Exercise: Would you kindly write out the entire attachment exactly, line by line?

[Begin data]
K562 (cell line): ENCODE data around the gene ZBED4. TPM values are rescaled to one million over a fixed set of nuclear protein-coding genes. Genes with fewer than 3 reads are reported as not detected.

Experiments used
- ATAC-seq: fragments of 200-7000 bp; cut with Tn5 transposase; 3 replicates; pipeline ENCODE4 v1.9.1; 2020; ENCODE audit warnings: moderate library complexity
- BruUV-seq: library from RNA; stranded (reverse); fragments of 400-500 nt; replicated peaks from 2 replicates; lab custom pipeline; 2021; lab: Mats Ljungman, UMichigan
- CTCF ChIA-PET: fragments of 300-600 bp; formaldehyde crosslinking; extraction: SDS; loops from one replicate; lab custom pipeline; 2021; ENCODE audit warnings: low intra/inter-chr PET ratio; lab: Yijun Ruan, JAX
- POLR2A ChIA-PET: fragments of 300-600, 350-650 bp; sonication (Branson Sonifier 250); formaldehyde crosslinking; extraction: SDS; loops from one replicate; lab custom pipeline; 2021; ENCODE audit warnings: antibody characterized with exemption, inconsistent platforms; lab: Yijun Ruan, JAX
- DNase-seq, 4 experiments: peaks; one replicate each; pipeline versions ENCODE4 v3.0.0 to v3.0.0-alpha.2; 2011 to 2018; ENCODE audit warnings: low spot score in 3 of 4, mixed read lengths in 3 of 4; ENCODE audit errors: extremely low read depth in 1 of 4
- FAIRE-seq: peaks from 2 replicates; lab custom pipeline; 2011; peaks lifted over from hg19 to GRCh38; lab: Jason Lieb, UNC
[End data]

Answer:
K562 (cell line): ENCODE data around the gene ZBED4. TPM values are rescaled to one million over a fixed set of nuclear protein-coding genes. Genes with fewer than 3 reads are reported as not detected.

Experiments used
- ATAC-seq: fragments of 200-7000 bp; cut with Tn5 transposase; 3 replicates; pipeline ENCODE4 v1.9.1; 2020; ENCODE audit warnings: moderate library complexity
- BruUV-seq: library from RNA; stranded (reverse); fragments of 400-500 nt; replicated peaks from 2 replicates; lab custom pipeline; 2021; lab: Mats Ljungman, UMichigan
- CTCF ChIA-PET: fragments of 300-600 bp; formaldehyde crosslinking; extraction: SDS; loops from one replicate; lab custom pipeline; 2021; ENCODE audit warnings: low intra/inter-chr PET ratio; lab: Yijun Ruan, JAX
- POLR2A ChIA-PET: fragments of 300-600, 350-650 bp; sonication (Branson Sonifier 250); formaldehyde crosslinking; extraction: SDS; loops from one replicate; lab custom pipeline; 2021; ENCODE audit warnings: antibody characterized with exemption, inconsistent platforms; lab: Yijun Ruan, JAX
- DNase-seq, 4 experiments: peaks; one replicate each; pipeline versions ENCODE4 v3.0.0 to v3.0.0-alpha.2; 2011 to 2018; ENCODE audit warnings: low spot score in 3 of 4, mixed read lengths in 3 of 4; ENCODE audit errors: extremely low read depth in 1 of 4
- FAIRE-seq: peaks from 2 replicates; lab custom pipeline; 2011; peaks lifted over from hg19 to GRCh38; lab: Jason Lieb, UNC